Milton Rectory

In the village is a yard called “Barrack Yard” or “Anchor Terrace”, which is occupied today by 19/21 Green Street. This land formerly belonged to the Rector, and part of it was exchanged at the time of the Enclosure for a tenement and piece of ground known as Pluck’s Close in Pluck’s Lane. An old Rectory used to stand somewhere near to Anchor Terrace, but tradition has it that it was burnt down about the end of the 18th Century.

A new rectory was built sometime in the 18th century on six acres of land in Plucks Lane, bought from the Montgomery family of “Mortimers”. The land that was sold to the Church Commissioners had previously consisted of a “yard” which was predominately a small poultry farm. It comes as no surprise the name of Plucks Lane may well have been connected to the poultry farm, but for obvious reasons was later changed to Rectory Lane! The farm and yard were created during the 18th centuary, and the tenant farmer’s house occupied the site of the Victorian wing of the rectory (the side facing the garden). Two terraced cottages formed the rest of the rectory, which faces the road up to the driveway entrance. There were seven or eight outhouses and barns within the immediate area of the rectory.

By the time the Reverend Hubbard (1959-1967) and his family moved to the rectory, a number of these outhouses had been demolished. Sometime around 1898 a Parish Room was built, although this building was quite separate from any other buildings. The Rev Hubbard used one outhouse of those that remained as a coke and coal shed, and the other as a henhouse for at least eight hens.

There were also two ancient outside toilets or “privies”, complete with wooden seats and probably used by earlier rectors and their families before modern lavatories were installed in the house. You can click here to see a diagram of the building lay-out. The southwest corner of the quadrangle was the site of other outhouses but had been removed before the Hubbards moved to the rectory. Curiously, the previous occupants had dumped all their domestic waste in the area and created a very large middan. A contractor was employed with a lorry and crane to remove the rubbish and one can still remember the sight of old tins, toothpaste tubes and old oil lamps discarded amongst the rubbish dump.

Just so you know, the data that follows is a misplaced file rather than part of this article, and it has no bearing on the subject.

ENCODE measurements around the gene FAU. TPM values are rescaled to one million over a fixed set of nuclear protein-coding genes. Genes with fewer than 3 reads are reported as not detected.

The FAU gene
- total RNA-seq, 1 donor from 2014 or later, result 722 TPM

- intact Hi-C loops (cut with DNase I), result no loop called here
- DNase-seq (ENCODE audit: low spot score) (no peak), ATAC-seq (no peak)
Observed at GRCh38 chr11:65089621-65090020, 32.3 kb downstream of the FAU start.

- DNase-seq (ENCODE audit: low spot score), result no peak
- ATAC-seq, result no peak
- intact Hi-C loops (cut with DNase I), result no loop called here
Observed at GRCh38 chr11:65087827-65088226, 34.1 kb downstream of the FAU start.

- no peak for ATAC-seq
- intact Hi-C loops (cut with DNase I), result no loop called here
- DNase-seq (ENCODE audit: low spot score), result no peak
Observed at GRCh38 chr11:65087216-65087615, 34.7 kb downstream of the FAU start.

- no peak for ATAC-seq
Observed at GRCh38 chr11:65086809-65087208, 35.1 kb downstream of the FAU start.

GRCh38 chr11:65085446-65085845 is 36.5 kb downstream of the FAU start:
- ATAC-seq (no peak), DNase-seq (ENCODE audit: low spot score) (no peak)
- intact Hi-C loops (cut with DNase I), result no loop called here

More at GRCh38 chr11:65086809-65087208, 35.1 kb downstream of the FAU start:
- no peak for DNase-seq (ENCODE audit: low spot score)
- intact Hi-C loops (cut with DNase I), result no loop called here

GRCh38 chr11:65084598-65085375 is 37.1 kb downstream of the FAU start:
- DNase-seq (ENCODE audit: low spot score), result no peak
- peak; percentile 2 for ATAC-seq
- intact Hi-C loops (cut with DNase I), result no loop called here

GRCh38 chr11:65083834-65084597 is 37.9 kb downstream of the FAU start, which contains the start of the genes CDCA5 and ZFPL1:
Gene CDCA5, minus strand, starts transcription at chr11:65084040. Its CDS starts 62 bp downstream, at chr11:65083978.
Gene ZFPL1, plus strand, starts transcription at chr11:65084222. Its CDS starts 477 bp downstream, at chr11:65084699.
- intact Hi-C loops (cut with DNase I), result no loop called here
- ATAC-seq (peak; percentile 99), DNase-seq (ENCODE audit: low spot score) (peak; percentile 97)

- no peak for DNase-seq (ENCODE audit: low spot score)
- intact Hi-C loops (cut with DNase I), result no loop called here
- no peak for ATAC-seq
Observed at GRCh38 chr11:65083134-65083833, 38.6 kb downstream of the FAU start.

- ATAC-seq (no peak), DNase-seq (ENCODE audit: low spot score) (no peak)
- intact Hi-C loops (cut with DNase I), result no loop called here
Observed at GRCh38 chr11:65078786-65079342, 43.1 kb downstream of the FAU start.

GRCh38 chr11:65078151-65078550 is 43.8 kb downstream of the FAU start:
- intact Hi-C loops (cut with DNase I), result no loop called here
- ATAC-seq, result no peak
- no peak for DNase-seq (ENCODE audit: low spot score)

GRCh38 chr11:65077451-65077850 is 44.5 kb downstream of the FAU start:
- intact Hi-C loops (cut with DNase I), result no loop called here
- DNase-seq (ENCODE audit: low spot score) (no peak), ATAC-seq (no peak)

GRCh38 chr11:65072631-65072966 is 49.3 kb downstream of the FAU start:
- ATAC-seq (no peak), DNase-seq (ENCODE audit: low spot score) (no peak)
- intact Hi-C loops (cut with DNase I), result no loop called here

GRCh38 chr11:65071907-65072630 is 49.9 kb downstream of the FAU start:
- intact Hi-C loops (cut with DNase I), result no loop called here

Before the present firm of architects bought the rectory, and before them the James family, there had been two garages built to the back of the cottages. There was also an old washhouse and a bake house. The Hubbard family did not use the cottages/rooms nor did they rent them out at all. At the far end of the cottage nearest the gate, rooms had been occupied by a Mrs Baxter, but Reverend Hubbard gave her notice to quit before taking up his new post as rector of the village. However, her rooms forever smelt of tobacco, as Mrs Baxter was a fervent smoker.

The garden was professionally landscaped in the late 19th century and a number of interesting trees were planted, including Holm Oaks and other tall trees similar to those of the Californian Redwoods. Sadly, many of these are no longer standing, although some that remain are listed with a Preservation Order. The lower half of the garden was sold off during the 1960s (much to the displeasure of Mrs Hubbard) to a building firm by the name of Adkins & Shaw, who then built a string of houses on the south side of Rectory Lane. The garden area was originally part of a much larger orchard. At the very bottom were a fisherman’s cottage and fishponds. The ponds may have been made into an ornamental garden pond later when they were no longer required for keeping fish for the table. Since then they have been filled in, and the fisherman’s cottage has not been lived in since the 1950s and is now derelict.

Before the new houses were built, the stone wall followed the roadway and continued all the way down the road to the stream. A glasshouse at one point had been erected on the south side of the wall. Unfortunately, the wall was demolished and the road straightened at the time the houses were being built so the cars can go even faster!

To see more photographs of the Rectory (and the village) taken between 1959 and 1962, visit the Hubbard Photograph Album site.